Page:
Using Abcc2−/− mice, we confirmed that the absence of Abcc2 causes a reduction in bile flow (10, 35). Surprisingly, the bile flow (when corrected for body weight) of Abcc2;Abcc3−/− mice was significantly higher than that of Abcc2−/− mice (albeit still lower than wild-type bile flow). The reason for this is unknown. Possibly, the accumulation of Abcc2 and Abcc3 substrates in liver can induce compensatory mechanisms that increase the bile flow, perhaps via other ABC transporters, such as Abcg2 or Abcb11, although protein expression of these two transporters was not increased in the liver of male Abcc2;Abcc3−/− mice.
Using gallbladder cannulation experiments, we show that murine Abcc2 plays an important role in the biliary excretion of MTX, as was shown previously for rat Abcc2 (11). The results for rats and mice were similar although, in rats, the effect of Abcc2 was even more pronounced than in mice. This suggests that additional transport mechanisms (for example, Abcg2) are more important for biliary excretion of MTX in mice compared with rats. Another explanation for this difference could be that, in Abcc2-deficient rats, Abcc3 liver protein expression is much more increased than in Abcc2−/− mice (∼6-fold in rats versus ∼2-fold in mice; refs. 10, 36). Strongly induced Abcc3 in liver of Abcc2-deficient rats may lead to an overestimation of the effect of Abcc2 on biliary MTX excretion.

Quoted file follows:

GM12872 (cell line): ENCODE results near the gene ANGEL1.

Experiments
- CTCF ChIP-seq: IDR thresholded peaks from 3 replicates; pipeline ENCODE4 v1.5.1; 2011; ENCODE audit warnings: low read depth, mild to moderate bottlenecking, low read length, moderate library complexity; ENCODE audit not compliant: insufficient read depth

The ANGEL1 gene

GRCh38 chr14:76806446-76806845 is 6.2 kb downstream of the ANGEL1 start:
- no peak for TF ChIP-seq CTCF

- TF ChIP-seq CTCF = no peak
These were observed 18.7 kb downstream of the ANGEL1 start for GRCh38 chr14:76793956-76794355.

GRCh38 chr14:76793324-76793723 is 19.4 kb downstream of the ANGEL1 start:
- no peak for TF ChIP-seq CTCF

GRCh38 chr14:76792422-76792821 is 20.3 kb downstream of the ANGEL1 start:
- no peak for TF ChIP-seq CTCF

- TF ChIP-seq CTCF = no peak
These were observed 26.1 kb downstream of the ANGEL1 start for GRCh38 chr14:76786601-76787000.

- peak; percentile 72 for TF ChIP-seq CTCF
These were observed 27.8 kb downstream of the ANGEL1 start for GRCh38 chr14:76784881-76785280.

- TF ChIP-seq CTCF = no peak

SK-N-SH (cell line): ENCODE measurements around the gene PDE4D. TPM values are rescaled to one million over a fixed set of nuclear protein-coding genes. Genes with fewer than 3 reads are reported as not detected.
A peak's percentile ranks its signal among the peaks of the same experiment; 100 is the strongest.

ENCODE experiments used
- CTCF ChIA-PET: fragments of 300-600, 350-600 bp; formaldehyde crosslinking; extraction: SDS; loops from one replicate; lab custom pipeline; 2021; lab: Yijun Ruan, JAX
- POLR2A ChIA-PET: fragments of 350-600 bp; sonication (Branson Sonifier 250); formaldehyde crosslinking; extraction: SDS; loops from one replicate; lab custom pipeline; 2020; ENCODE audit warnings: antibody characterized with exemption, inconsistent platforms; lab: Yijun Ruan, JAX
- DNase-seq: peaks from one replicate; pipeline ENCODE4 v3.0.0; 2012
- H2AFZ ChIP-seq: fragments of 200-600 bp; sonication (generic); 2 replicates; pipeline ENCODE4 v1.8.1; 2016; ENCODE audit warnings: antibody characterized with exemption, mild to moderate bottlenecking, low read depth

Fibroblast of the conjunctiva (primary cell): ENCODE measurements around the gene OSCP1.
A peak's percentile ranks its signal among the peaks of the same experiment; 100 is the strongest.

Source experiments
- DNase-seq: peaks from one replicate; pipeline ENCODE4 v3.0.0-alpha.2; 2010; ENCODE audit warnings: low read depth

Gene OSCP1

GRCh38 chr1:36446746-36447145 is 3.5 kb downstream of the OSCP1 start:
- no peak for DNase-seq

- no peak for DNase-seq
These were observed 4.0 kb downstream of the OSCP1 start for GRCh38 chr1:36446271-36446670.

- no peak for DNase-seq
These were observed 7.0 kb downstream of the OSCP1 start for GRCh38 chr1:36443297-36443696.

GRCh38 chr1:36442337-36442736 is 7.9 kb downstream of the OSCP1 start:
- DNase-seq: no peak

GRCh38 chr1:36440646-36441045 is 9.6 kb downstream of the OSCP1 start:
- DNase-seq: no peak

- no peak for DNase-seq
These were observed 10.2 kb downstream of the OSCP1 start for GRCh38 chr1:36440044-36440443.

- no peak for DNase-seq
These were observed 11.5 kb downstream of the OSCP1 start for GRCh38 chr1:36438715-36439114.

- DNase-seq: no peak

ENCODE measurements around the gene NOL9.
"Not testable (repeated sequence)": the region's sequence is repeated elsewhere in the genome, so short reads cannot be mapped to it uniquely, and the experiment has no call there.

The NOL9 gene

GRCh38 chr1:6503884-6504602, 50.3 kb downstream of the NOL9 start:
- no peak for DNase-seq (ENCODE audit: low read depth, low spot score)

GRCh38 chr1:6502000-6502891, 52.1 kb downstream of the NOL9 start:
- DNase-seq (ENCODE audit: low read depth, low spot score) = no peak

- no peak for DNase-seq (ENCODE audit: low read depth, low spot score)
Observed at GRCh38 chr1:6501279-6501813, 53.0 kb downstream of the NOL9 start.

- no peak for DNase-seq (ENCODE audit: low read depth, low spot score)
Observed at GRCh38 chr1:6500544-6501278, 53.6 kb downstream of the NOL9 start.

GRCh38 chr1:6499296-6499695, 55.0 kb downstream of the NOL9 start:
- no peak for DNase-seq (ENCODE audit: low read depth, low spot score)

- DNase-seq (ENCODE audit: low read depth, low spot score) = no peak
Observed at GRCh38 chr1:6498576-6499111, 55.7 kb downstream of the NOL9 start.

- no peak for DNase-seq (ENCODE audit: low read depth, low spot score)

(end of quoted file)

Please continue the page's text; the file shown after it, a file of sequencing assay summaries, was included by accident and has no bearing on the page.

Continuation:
In the absence of Abcc2, Abcc3 is clearly involved in elimination of MTX from the liver. Increased plasma and decreased liver levels of MTX in the Abcc2−/− mice were reflected by increased urinary excretion of MTX, which was not observed in Abcc2;Abcc3−/− mice. Thus, hepatic Abcc3 expression is necessary for the increased urinary MTX excretion in the Abcc2−/− mice. The Abcc3-mediated (back) transport of MTX from the liver into the circulation leads to a reduced volume of distribution of MTX in Abcc2−/− mice due to the up-regulation of Abcc3. Interestingly, although hepatic Abcc3 transports MTX towards the circulation, MTX is still quite rapidly taken up by the liver, leading to the accumulation of >44% of the dose 7.5 minutes after administration in all strains. At later time points, other transport mechanisms than Abcc2 and Abcc3 (possibly Abcg2 and/or Abcc4), passive diffusion, and/or metabolism, also seem to play a role in liver elimination of MTX: in Abcc2;Abcc3−/− mice 120 minutes after i.v. administration, only 1% of the dose was left in the liver.
The effect of other (apical) transporters was also suggested by the gall bladder cannulation experiments because, in the absence of Abcc2, there was still significant transport of MTX into the bile. When Abcc2 and Abcc3 were both absent, the biliary excretion of MTX was markedly higher than in the absence of Abcc2 alone. Combined, these results suggest the presence of one or more alternative canalicular transporters that become increasingly important in biliary excretion of MTX as a consequence of (mildly) increasing liver concentrations in Abcc2;Abcc3−/− mice. An obvious candidate would be Abcg2, which has been shown to influence MTX pharmacokinetics in mice (37), but other apical transport proteins could also be involved.